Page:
Mika Brzezinski, co-host of MSNBC's "Morning Joe," may have been bold enough to publicly reveal her weight this week, but most of you wouldn't do the same, a TODAY.com poll reveals.
More than 7,500 readers voted, and about 60 percent said there's no way they'd share their weight in public.
Brzezinski tweeted a photo of her scale, which showed her weighing in at 135.9 pounds, adding that at 118 pounds a year ago, she felt fat. In her book, "Obsessed: America’s Food Addiction—And My Own," she revealed that she had struggled with bulimia. Many have applauded her bravery for sharing her weight, but others shudder at the thought of such a public disclosure about our own numbers.
But it's not just weight -- there's a few sets of numbers we never talk about, like age, income and our number of sexual partners. There are many reasons people might not want to share details about weight, sex partners, age, and income, but it boils down to one—a number provides something quantifiable for others to judge.
"It’s sometimes hard to judge weight [by sight]. You can look at a person and it is often hard to know [weight],” says Frank Farley, a psychology professor at Temple University. But when someone attaches a number to a person, suddenly that person is perceived as overweight.
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And while people like to flaunt their wealth by showing off expensive purchases, they rarely divulge how much they actually make. It’s because they fear others will think they aren’t good enough if they don’t make enough or think they’re bragging if they make more than enough.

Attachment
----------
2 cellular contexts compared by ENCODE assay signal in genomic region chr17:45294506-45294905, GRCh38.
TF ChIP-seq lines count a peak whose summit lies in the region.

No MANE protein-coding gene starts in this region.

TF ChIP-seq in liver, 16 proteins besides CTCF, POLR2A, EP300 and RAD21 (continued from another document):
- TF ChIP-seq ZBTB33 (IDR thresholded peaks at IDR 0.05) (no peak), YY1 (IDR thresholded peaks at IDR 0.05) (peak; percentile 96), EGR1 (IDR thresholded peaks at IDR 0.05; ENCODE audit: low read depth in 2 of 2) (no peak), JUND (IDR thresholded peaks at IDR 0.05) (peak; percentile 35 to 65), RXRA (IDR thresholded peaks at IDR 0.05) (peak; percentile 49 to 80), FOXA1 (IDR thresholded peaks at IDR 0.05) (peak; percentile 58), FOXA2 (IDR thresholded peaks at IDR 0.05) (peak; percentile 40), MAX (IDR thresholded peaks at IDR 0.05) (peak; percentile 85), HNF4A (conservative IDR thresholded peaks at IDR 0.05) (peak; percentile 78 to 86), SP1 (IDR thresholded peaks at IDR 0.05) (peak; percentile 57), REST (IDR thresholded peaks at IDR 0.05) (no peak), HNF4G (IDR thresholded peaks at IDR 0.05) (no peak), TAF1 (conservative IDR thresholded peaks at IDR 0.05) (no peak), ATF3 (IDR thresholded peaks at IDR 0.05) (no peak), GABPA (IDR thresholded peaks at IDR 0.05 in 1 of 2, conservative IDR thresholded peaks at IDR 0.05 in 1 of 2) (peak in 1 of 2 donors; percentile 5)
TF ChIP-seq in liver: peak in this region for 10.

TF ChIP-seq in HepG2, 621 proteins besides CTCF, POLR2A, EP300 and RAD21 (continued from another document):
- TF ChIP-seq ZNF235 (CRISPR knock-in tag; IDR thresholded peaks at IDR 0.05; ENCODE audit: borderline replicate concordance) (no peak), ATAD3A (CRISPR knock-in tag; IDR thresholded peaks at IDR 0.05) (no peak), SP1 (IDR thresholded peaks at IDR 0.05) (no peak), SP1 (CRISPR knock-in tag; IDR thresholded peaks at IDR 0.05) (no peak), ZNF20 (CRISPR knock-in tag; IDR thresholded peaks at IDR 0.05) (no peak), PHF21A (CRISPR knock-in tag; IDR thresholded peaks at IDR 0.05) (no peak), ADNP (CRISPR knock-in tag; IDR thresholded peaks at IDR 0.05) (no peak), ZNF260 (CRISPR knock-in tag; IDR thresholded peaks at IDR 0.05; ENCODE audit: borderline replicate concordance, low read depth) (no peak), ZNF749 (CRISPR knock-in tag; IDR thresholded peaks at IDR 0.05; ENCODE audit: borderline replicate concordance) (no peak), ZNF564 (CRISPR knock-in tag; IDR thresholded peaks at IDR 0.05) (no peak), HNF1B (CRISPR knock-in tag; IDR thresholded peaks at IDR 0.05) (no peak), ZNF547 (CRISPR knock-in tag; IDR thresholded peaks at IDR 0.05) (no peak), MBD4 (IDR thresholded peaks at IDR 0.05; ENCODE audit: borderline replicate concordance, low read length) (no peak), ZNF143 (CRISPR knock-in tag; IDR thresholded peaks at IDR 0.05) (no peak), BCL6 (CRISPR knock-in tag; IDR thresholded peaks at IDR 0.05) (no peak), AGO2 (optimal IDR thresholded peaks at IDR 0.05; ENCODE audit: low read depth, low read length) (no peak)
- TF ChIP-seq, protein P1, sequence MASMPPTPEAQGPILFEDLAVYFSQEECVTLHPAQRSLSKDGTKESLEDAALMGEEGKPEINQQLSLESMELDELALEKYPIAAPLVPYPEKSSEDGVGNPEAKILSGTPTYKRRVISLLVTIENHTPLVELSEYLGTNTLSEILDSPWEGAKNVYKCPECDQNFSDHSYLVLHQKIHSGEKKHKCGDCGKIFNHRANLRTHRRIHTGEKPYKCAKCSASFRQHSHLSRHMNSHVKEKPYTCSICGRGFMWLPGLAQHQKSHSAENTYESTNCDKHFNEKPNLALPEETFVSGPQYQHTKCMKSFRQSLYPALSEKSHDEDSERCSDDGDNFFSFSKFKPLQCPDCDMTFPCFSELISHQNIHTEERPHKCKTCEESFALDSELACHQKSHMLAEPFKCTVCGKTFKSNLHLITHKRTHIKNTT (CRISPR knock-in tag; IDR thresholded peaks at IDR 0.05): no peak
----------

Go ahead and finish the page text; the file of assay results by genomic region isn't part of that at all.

“[Salary] has to do with social status. If people believe their salary is below what it should be, they might be embarrassed. For people who have a higher than average salary, the reluctance probably has to do with not wanting to be the target of envious prejudices,” says Steve Franzoi, a psychology professor at Maquette University.
When it comes to revealing the number of sexual partners, it varies by gender.
“Historically, men’s social status increases with the number of sexual partners; with women it is the inverse,” says Franzoi.
“What that suggests is that even more important for women to not reveal [their number],” Farley adds.
So ladies might shy away from sharing any number to avoid being labeled a slut, in other words.
As society has changed, this stereotype has lessened. Both men and women might downplay the number of sex partners because a lower number might make them seem like they have more relationship potential.
And when it comes to revealing age, it’s all about vanity. People don’t want a number to make them seem old or unattractive.
“All digits will have implications for behavior and implications for prejudices and stereotypes,” says Farley.